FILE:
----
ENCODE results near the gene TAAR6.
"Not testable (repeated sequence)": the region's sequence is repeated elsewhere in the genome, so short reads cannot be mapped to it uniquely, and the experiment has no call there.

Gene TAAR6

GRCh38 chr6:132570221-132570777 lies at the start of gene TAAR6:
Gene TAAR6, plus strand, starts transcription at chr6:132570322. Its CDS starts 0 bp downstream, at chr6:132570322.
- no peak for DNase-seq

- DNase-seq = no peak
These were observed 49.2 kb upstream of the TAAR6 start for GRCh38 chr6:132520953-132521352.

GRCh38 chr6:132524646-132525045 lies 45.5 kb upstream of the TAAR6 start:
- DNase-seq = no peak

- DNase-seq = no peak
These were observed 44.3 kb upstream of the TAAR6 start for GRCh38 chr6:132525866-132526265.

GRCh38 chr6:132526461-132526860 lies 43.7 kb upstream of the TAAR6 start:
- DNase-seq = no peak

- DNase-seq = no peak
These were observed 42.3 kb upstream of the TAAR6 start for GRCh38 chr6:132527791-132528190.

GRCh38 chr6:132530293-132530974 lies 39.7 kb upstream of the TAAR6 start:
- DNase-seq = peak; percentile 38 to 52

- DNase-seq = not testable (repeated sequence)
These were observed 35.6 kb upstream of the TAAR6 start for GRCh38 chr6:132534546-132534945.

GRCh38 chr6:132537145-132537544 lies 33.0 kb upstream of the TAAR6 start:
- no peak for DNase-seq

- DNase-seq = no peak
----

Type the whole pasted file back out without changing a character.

ENCODE results near the gene TAAR6.
"Not testable (repeated sequence)": the region's sequence is repeated elsewhere in the genome, so short reads cannot be mapped to it uniquely, and the experiment has no call there.

Gene TAAR6

GRCh38 chr6:132570221-132570777 lies at the start of gene TAAR6:
Gene TAAR6, plus strand, starts transcription at chr6:132570322. Its CDS starts 0 bp downstream, at chr6:132570322.
- no peak for DNase-seq

- DNase-seq = no peak
These were observed 49.2 kb upstream of the TAAR6 start for GRCh38 chr6:132520953-132521352.

GRCh38 chr6:132524646-132525045 lies 45.5 kb upstream of the TAAR6 start:
- DNase-seq = no peak

- DNase-seq = no peak
These were observed 44.3 kb upstream of the TAAR6 start for GRCh38 chr6:132525866-132526265.

GRCh38 chr6:132526461-132526860 lies 43.7 kb upstream of the TAAR6 start:
- DNase-seq = no peak

- DNase-seq = no peak
These were observed 42.3 kb upstream of the TAAR6 start for GRCh38 chr6:132527791-132528190.

GRCh38 chr6:132530293-132530974 lies 39.7 kb upstream of the TAAR6 start:
- DNase-seq = peak; percentile 38 to 52

- DNase-seq = not testable (repeated sequence)
These were observed 35.6 kb upstream of the TAAR6 start for GRCh38 chr6:132534546-132534945.

GRCh38 chr6:132537145-132537544 lies 33.0 kb upstream of the TAAR6 start:
- no peak for DNase-seq

- DNase-seq = no peak